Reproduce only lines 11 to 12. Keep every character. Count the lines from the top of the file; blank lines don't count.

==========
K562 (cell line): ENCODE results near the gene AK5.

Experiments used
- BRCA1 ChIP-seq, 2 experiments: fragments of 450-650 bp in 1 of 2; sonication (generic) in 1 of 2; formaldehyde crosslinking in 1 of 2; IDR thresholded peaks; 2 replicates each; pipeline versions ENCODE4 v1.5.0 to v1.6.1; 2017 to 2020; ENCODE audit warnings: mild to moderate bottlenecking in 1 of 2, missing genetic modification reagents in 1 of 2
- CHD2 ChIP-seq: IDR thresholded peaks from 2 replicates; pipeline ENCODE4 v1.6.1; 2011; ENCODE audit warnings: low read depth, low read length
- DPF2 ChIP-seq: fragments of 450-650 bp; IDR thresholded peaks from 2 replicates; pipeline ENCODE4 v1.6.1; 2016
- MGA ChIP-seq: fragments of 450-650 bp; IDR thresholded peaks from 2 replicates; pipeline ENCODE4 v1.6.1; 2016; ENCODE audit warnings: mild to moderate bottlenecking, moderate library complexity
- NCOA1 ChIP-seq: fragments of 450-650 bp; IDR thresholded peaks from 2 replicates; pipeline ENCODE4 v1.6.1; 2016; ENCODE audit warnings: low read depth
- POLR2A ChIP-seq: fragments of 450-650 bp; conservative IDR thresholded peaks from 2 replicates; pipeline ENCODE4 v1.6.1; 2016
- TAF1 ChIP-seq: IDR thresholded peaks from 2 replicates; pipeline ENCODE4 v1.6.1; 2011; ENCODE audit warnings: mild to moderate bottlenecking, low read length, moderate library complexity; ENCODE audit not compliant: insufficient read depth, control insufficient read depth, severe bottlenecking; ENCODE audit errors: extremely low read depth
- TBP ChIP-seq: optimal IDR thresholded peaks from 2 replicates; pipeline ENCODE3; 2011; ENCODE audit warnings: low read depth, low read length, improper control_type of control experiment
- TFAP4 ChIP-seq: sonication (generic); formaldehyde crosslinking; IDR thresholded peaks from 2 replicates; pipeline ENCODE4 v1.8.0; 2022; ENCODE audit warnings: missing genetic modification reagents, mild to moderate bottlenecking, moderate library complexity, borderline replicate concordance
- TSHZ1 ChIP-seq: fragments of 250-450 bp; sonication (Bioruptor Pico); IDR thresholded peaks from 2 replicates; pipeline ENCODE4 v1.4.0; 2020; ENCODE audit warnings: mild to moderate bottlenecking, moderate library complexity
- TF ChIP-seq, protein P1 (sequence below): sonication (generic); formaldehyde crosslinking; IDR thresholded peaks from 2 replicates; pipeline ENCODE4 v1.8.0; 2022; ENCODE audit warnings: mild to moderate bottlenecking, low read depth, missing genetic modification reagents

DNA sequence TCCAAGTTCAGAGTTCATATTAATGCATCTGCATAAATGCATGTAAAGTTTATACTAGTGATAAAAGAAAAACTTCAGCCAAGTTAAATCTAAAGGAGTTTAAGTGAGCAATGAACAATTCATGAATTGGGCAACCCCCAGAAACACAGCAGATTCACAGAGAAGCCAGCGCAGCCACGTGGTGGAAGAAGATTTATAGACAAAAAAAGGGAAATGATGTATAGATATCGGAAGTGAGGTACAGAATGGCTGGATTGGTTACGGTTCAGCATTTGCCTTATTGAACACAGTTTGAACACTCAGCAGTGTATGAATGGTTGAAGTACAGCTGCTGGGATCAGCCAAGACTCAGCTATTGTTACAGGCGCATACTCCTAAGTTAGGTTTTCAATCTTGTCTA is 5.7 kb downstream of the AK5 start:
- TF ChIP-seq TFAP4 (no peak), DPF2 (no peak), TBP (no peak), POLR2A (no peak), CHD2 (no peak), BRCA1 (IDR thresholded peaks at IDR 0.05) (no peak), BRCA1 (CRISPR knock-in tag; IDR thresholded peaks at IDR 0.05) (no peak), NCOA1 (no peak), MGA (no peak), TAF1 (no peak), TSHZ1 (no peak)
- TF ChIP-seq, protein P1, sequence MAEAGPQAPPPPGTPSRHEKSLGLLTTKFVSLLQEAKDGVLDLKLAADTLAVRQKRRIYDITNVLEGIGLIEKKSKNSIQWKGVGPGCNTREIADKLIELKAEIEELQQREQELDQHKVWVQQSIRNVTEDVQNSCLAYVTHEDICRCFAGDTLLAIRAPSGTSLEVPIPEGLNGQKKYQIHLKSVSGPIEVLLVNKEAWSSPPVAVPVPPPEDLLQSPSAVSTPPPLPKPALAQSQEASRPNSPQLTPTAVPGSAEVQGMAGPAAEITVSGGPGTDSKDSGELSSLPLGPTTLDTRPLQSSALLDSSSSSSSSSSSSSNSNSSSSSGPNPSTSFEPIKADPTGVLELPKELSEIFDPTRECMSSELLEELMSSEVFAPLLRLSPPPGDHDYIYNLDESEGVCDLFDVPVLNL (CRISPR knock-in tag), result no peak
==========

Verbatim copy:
- TFAP4 ChIP-seq: sonication (generic); formaldehyde crosslinking; IDR thresholded peaks from 2 replicates; pipeline ENCODE4 v1.8.0; 2022; ENCODE audit warnings: missing genetic modification reagents, mild to moderate bottlenecking, moderate library complexity, borderline replicate concordance
- TSHZ1 ChIP-seq: fragments of 250-450 bp; sonication (Bioruptor Pico); IDR thresholded peaks from 2 replicates; pipeline ENCODE4 v1.4.0; 2020; ENCODE audit warnings: mild to moderate bottlenecking, moderate library complexity